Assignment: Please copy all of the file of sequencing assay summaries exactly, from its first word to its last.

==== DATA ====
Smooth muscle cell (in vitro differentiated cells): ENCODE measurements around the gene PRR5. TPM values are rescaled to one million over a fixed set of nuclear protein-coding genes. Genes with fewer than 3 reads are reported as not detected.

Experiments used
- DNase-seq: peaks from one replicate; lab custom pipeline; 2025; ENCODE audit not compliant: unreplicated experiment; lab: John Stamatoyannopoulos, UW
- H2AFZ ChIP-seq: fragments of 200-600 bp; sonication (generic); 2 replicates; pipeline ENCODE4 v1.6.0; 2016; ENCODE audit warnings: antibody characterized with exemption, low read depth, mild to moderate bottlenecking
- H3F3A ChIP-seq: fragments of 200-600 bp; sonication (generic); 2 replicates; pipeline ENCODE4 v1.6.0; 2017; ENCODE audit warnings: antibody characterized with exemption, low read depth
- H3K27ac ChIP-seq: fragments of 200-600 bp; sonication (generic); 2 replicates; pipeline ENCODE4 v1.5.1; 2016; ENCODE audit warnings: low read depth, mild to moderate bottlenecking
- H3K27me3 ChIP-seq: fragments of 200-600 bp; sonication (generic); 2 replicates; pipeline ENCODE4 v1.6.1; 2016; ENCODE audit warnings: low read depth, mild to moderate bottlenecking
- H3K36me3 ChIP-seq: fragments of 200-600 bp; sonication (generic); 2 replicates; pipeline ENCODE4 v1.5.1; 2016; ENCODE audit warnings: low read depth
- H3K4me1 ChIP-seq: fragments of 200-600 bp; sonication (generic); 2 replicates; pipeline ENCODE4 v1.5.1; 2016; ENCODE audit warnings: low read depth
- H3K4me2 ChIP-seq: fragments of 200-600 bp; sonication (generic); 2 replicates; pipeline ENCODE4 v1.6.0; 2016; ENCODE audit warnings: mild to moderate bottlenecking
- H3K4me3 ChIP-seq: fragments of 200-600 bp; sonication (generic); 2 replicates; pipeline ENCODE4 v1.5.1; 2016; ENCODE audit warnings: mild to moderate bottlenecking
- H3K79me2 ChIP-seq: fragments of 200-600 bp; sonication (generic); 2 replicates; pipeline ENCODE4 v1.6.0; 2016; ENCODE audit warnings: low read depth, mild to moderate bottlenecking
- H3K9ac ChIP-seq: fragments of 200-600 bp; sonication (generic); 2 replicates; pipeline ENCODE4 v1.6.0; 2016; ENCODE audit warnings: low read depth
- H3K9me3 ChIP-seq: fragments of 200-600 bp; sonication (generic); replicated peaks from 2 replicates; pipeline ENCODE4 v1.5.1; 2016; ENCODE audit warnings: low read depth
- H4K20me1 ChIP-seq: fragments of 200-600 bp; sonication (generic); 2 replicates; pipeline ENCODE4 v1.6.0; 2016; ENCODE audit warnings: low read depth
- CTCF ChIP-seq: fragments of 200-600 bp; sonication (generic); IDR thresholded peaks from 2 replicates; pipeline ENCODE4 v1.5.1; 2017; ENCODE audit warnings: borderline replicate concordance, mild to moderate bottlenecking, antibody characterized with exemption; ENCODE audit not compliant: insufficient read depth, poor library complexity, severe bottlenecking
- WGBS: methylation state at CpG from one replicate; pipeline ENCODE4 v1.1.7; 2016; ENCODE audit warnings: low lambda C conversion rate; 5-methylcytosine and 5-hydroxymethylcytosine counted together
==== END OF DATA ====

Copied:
Smooth muscle cell (in vitro differentiated cells): ENCODE measurements around the gene PRR5. TPM values are rescaled to one million over a fixed set of nuclear protein-coding genes. Genes with fewer than 3 reads are reported as not detected.

Experiments used
- DNase-seq: peaks from one replicate; lab custom pipeline; 2025; ENCODE audit not compliant: unreplicated experiment; lab: John Stamatoyannopoulos, UW
- H2AFZ ChIP-seq: fragments of 200-600 bp; sonication (generic); 2 replicates; pipeline ENCODE4 v1.6.0; 2016; ENCODE audit warnings: antibody characterized with exemption, low read depth, mild to moderate bottlenecking
- H3F3A ChIP-seq: fragments of 200-600 bp; sonication (generic); 2 replicates; pipeline ENCODE4 v1.6.0; 2017; ENCODE audit warnings: antibody characterized with exemption, low read depth
- H3K27ac ChIP-seq: fragments of 200-600 bp; sonication (generic); 2 replicates; pipeline ENCODE4 v1.5.1; 2016; ENCODE audit warnings: low read depth, mild to moderate bottlenecking
- H3K27me3 ChIP-seq: fragments of 200-600 bp; sonication (generic); 2 replicates; pipeline ENCODE4 v1.6.1; 2016; ENCODE audit warnings: low read depth, mild to moderate bottlenecking
- H3K36me3 ChIP-seq: fragments of 200-600 bp; sonication (generic); 2 replicates; pipeline ENCODE4 v1.5.1; 2016; ENCODE audit warnings: low read depth
- H3K4me1 ChIP-seq: fragments of 200-600 bp; sonication (generic); 2 replicates; pipeline ENCODE4 v1.5.1; 2016; ENCODE audit warnings: low read depth
- H3K4me2 ChIP-seq: fragments of 200-600 bp; sonication (generic); 2 replicates; pipeline ENCODE4 v1.6.0; 2016; ENCODE audit warnings: mild to moderate bottlenecking
- H3K4me3 ChIP-seq: fragments of 200-600 bp; sonication (generic); 2 replicates; pipeline ENCODE4 v1.5.1; 2016; ENCODE audit warnings: mild to moderate bottlenecking
- H3K79me2 ChIP-seq: fragments of 200-600 bp; sonication (generic); 2 replicates; pipeline ENCODE4 v1.6.0; 2016; ENCODE audit warnings: low read depth, mild to moderate bottlenecking
- H3K9ac ChIP-seq: fragments of 200-600 bp; sonication (generic); 2 replicates; pipeline ENCODE4 v1.6.0; 2016; ENCODE audit warnings: low read depth
- H3K9me3 ChIP-seq: fragments of 200-600 bp; sonication (generic); replicated peaks from 2 replicates; pipeline ENCODE4 v1.5.1; 2016; ENCODE audit warnings: low read depth
- H4K20me1 ChIP-seq: fragments of 200-600 bp; sonication (generic); 2 replicates; pipeline ENCODE4 v1.6.0; 2016; ENCODE audit warnings: low read depth
- CTCF ChIP-seq: fragments of 200-600 bp; sonication (generic); IDR thresholded peaks from 2 replicates; pipeline ENCODE4 v1.5.1; 2017; ENCODE audit warnings: borderline replicate concordance, mild to moderate bottlenecking, antibody characterized with exemption; ENCODE audit not compliant: insufficient read depth, poor library complexity, severe bottlenecking
- WGBS: methylation state at CpG from one replicate; pipeline ENCODE4 v1.1.7; 2016; ENCODE audit warnings: low lambda C conversion rate; 5-methylcytosine and 5-hydroxymethylcytosine counted together